Monday, April 19, 2010

Italy by Way of Belmont? Il Casale Comes Close

You’d have to practically live on Italy’s Amalfi Coast (and who wouldn’t want to?) not to recognize Dante de Magistris’s name amongst Boston’s most revered and exciting chefs. His flagship restaurant, Dante, offers up more upscale, sexy Italian fare in Cambridge’s Royal Sonesta Hotel, and opened to rave reviews a few years back. Fortunately for us suburbanites, de Magistris, along with father, Leon and brothers Damian and Filippo, have scaled things back (bringing un-sexy back?) by recently opening up an establishment in his hometown of Belmont, which serves up more traditional, family-style Italian inspired fare conjured up from his nonna’s (grandmother) recipe book. This isn’t Clio, folks: whereas chef Ken Oringer’s gastronomical dishes are expensively ambitious, de Magistris’s cuisine, like the restaurant’s name (a house in the Italian countryside) achieves affordable simplicity.

If it’s ambience you’re after, il Casale won’t disappoint (unless, of course, you’re seeking out that remote house in the Italian countryside). The restaurant, situated in quaint Belmont center, resides in a converted firehouse. Brick walls, exposed beams, high ceilings, chandeliers, and muted lighting make for a romantic, trendy décor. Dark curtains separate the large bar from the dining room and open kitchen. Lively, good-looking crowds are in abundance, cheerily sipping on cocktails and consuming their meals. Lest we forget we’re in Belmont, not New York City.

At il Casale, family-style dining is the order of the day. Aptly named after Italian race cars, though far more affordable, the Fiat ($35) includes four courses while the Ferrari ($60) offers five courses plus sfizi (small bites).

Speaking of reasonably-priced, the sfizi are a steal at $5 apiece. While every local food critic under t sun raved about the maiale (pork meatballs), I was slightly disappointed by their blandness. They were neither filled with nearly enough mozzarella nor succulent, despite de Magistris’s innovate technique of preparing the meatballs in a pig’s head reduction sauce. Far more intriguing, and simple for that matter, was the traditional carne version, cooked in pure tomato sugo (sauce) and sprinkled with cheese. Old standbys arancini (porcini risotto rice balls with scamorza and tomato sauce) and pomodoro (tomato bruschetta with garlic and Silician oregano) were once again simply prepared yet simply divine. Amongst the entire sfizi offerings, however, the burrata – a buttery mozzarella from Apulia served with Monini olive oil and candied pistachios, was pure bliss: a perfectly balanced dish blending the cheese’s tartness with milky, nutty sweetness.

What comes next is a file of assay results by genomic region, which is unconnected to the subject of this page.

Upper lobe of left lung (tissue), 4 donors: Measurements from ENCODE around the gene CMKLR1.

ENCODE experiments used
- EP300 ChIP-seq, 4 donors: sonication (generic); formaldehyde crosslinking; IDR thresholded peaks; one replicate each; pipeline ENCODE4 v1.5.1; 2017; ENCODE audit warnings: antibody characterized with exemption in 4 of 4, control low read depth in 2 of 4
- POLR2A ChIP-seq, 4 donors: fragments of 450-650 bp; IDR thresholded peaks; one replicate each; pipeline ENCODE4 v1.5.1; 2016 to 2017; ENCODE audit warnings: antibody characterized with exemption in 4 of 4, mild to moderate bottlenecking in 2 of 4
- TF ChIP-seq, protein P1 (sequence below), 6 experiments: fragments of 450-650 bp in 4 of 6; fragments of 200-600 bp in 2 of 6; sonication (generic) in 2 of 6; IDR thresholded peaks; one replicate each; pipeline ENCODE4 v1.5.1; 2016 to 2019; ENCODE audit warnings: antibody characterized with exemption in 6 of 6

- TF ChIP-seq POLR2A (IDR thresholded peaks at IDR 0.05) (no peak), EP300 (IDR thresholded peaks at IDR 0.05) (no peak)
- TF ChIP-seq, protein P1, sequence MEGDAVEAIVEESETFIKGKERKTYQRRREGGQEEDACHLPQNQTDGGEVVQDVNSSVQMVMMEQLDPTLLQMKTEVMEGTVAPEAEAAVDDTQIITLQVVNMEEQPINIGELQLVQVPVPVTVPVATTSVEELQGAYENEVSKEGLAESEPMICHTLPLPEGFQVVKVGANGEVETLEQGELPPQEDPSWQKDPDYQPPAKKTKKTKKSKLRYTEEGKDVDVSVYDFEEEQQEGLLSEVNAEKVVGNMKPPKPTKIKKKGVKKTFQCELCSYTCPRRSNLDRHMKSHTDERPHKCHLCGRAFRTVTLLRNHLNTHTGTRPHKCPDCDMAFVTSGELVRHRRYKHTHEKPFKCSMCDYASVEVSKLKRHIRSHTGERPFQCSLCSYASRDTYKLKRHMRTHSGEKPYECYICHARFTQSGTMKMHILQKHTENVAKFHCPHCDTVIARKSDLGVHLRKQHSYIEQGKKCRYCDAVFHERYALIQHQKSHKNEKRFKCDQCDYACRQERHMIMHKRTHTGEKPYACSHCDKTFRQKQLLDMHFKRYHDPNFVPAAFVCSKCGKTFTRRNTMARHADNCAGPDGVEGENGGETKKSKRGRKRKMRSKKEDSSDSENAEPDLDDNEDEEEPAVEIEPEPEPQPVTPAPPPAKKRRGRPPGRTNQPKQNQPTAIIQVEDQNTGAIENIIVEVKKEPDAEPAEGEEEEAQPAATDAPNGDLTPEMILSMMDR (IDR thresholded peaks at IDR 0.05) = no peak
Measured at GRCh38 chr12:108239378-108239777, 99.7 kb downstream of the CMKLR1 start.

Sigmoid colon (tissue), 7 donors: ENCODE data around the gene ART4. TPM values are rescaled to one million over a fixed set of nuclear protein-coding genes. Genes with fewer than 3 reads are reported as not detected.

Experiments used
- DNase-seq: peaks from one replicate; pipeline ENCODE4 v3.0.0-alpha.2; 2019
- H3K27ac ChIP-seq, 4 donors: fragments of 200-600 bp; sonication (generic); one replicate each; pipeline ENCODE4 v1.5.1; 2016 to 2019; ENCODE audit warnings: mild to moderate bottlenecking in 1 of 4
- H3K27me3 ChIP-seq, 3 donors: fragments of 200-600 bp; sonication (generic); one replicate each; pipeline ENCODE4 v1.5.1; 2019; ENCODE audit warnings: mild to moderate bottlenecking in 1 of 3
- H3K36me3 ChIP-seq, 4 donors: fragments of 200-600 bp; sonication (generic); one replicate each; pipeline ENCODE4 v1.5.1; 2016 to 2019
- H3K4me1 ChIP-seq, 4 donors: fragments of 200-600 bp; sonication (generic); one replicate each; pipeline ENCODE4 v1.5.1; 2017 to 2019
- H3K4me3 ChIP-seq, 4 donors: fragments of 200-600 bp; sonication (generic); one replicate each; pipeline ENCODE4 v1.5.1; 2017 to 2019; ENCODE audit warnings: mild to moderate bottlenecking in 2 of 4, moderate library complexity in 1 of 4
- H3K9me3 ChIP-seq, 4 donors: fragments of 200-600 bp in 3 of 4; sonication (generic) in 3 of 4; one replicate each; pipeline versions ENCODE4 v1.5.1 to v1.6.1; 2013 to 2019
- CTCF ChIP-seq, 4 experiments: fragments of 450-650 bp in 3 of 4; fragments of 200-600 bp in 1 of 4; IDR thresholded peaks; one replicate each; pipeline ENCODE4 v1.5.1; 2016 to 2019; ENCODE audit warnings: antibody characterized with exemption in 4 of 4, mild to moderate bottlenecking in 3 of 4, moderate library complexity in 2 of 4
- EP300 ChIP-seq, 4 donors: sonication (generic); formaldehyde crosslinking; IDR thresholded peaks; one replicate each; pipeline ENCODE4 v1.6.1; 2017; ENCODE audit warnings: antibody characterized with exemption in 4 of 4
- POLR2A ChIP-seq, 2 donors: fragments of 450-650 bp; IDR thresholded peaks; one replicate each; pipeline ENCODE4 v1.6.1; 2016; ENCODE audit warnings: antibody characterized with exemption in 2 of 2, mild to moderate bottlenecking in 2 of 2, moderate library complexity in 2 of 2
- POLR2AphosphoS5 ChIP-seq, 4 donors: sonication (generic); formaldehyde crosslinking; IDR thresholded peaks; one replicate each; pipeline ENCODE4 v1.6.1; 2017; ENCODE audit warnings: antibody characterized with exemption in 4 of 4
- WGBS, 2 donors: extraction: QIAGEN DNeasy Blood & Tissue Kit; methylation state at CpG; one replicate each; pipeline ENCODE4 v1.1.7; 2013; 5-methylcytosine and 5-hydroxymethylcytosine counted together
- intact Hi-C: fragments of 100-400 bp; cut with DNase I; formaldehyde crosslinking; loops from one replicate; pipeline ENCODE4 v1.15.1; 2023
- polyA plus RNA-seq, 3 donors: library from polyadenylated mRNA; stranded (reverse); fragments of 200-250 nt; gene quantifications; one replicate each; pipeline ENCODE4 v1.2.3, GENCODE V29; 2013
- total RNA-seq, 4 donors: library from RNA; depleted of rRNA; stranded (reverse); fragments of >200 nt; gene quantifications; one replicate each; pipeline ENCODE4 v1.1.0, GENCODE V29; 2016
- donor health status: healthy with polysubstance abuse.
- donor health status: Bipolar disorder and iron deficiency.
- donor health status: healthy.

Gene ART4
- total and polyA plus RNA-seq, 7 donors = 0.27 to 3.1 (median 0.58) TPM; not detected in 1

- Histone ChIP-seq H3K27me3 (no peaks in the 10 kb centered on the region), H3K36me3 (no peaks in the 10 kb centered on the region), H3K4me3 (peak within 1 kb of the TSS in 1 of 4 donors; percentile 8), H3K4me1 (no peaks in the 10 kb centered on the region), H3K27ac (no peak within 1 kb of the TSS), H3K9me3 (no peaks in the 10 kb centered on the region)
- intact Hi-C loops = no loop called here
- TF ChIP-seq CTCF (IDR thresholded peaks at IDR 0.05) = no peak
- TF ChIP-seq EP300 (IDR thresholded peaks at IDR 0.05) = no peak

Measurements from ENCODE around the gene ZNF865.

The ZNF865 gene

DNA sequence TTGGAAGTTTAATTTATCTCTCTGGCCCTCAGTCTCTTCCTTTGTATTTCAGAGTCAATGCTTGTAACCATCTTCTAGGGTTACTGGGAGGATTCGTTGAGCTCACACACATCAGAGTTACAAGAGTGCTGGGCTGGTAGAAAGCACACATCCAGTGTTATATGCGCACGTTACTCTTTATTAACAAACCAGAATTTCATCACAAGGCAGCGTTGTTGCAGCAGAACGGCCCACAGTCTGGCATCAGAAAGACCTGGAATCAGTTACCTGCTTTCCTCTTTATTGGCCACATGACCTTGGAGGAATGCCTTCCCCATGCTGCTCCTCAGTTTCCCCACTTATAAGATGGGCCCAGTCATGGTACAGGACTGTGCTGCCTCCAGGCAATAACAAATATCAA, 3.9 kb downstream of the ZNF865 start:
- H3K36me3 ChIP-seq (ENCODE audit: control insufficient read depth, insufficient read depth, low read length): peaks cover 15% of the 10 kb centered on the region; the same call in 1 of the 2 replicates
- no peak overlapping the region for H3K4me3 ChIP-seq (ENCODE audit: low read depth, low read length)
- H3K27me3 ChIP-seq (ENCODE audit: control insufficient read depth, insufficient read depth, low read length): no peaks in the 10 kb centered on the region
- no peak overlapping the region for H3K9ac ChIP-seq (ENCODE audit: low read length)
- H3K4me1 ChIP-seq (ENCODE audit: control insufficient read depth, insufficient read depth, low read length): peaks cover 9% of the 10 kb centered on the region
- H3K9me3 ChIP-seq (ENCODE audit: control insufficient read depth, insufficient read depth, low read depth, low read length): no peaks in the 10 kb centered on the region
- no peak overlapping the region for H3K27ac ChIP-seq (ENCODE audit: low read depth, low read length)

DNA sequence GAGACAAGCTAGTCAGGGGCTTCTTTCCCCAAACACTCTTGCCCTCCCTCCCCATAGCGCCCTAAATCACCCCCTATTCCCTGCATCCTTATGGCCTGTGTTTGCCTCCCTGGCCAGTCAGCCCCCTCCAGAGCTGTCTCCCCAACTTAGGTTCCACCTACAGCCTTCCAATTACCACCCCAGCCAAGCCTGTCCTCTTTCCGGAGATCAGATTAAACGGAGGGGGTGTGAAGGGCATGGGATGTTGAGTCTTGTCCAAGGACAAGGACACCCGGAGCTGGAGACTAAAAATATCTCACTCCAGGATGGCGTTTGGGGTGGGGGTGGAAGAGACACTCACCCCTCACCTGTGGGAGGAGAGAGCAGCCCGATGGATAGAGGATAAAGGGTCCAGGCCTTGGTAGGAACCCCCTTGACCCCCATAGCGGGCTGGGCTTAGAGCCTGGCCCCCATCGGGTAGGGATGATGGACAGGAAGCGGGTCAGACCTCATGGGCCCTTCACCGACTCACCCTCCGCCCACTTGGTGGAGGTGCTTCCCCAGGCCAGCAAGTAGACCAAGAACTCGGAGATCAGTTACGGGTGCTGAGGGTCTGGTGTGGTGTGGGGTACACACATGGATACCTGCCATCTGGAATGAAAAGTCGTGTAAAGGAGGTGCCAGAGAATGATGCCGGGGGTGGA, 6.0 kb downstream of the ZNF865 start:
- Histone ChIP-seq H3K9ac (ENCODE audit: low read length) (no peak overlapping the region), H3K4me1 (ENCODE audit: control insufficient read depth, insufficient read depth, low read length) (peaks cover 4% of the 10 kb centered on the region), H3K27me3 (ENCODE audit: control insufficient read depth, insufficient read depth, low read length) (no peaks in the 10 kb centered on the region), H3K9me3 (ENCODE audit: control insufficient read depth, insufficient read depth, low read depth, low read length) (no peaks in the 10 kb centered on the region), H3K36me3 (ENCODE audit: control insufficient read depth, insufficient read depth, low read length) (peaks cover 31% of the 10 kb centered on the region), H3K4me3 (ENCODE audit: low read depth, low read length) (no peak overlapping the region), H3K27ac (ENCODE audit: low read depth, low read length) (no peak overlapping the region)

Entrees offer equal value and quality, none whose price point exceeds $26 (pastas top out at $21). Dante’s nonna, I’m sure, slaved over her pasta dishes, so why not sample one for ourselves? Illustrative of de Magistris’s attentiveness to using fresh, seasonal ingredients, gnocchi ($21) are light, pillowy dumplings served ‘primavera’ style, including a pink porcini sauce and a spring vegetable ragout that includes favas, peas, and asparagus. The secondi dishes are also strong, including the pizzaiola, a slow-braised skirt steak layered with tomato-oregano sugo, where the meat is both perfectly cooked and melt-in-your-mouth good.

A half dozen moderately-priced red and white wines ($9-14/glass) adorn the menu, as do a dozen interesting, adeptly prepared cocktails which range from $8-12. A refreshing, Bellini-like Pear cider ($10) blends cider, pear cognac, and prosecco to perfection.

Be sure to save room for dessert. A traditional tiramisu is thankfully light and packs a healthy dose of gran marnier. The frittelle, however, is worth shouting back to Italy about. Venetian style fried dough, served as beignet-style pieces, are accompanied by a warm chocolate fonduta dipping sauce. The plating of this dish might not be overly inspiring, but as with the lionshare of dishes at il Casale, it’s the flavors that take center stage.

Service is exceptional. Our server never once blinks when questioned about the menu, and seemed to have an innate ability to pare dishes with wines based on our table’s preferences and tastes. He demonstrated a refined enthusiasm over the kitchen’s cuisine, which in turn elevated the quality of our dining experience.

I’ll happily reserve a spot at the deMagistris family table and consume their nonna’s delectable cuisine. After all, il Casale, tucked just far enough away from the bright lights of that big city, Boston, proves that you can, after all, go home for a great meal.

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